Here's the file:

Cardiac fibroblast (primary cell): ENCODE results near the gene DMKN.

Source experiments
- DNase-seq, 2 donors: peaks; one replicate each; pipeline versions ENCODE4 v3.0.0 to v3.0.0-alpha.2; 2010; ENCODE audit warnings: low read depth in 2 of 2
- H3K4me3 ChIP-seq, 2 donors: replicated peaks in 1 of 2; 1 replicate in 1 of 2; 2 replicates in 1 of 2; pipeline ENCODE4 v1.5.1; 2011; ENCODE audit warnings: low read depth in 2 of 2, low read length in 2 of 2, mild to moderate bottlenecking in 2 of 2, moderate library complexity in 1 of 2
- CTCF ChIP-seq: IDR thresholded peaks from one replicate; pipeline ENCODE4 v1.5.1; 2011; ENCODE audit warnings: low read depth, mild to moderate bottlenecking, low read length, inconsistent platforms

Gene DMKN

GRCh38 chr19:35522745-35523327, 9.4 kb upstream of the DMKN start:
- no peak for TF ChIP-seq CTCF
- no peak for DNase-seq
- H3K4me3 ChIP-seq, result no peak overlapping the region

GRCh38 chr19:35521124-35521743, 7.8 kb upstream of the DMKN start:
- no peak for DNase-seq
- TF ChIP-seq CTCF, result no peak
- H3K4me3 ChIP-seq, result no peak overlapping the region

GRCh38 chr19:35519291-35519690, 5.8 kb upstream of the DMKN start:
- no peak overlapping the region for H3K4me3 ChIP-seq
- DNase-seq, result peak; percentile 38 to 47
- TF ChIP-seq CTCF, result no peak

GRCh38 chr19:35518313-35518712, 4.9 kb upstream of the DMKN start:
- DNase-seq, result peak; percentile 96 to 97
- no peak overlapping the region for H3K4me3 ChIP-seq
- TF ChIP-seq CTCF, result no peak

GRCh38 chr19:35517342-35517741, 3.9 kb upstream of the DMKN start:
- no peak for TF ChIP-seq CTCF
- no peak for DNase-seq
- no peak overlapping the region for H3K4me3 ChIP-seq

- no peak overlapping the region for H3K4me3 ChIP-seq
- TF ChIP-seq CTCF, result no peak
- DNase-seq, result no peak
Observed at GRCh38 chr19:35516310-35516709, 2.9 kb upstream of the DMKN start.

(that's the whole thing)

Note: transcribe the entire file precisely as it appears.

Cardiac fibroblast (primary cell): ENCODE results near the gene DMKN.

Source experiments
- DNase-seq, 2 donors: peaks; one replicate each; pipeline versions ENCODE4 v3.0.0 to v3.0.0-alpha.2; 2010; ENCODE audit warnings: low read depth in 2 of 2
- H3K4me3 ChIP-seq, 2 donors: replicated peaks in 1 of 2; 1 replicate in 1 of 2; 2 replicates in 1 of 2; pipeline ENCODE4 v1.5.1; 2011; ENCODE audit warnings: low read depth in 2 of 2, low read length in 2 of 2, mild to moderate bottlenecking in 2 of 2, moderate library complexity in 1 of 2
- CTCF ChIP-seq: IDR thresholded peaks from one replicate; pipeline ENCODE4 v1.5.1; 2011; ENCODE audit warnings: low read depth, mild to moderate bottlenecking, low read length, inconsistent platforms

Gene DMKN

GRCh38 chr19:35522745-35523327, 9.4 kb upstream of the DMKN start:
- no peak for TF ChIP-seq CTCF
- no peak for DNase-seq
- H3K4me3 ChIP-seq, result no peak overlapping the region

GRCh38 chr19:35521124-35521743, 7.8 kb upstream of the DMKN start:
- no peak for DNase-seq
- TF ChIP-seq CTCF, result no peak
- H3K4me3 ChIP-seq, result no peak overlapping the region

GRCh38 chr19:35519291-35519690, 5.8 kb upstream of the DMKN start:
- no peak overlapping the region for H3K4me3 ChIP-seq
- DNase-seq, result peak; percentile 38 to 47
- TF ChIP-seq CTCF, result no peak

GRCh38 chr19:35518313-35518712, 4.9 kb upstream of the DMKN start:
- DNase-seq, result peak; percentile 96 to 97
- no peak overlapping the region for H3K4me3 ChIP-seq
- TF ChIP-seq CTCF, result no peak

GRCh38 chr19:35517342-35517741, 3.9 kb upstream of the DMKN start:
- no peak for TF ChIP-seq CTCF
- no peak for DNase-seq
- no peak overlapping the region for H3K4me3 ChIP-seq

- no peak overlapping the region for H3K4me3 ChIP-seq
- TF ChIP-seq CTCF, result no peak
- DNase-seq, result no peak
Observed at GRCh38 chr19:35516310-35516709, 2.9 kb upstream of the DMKN start.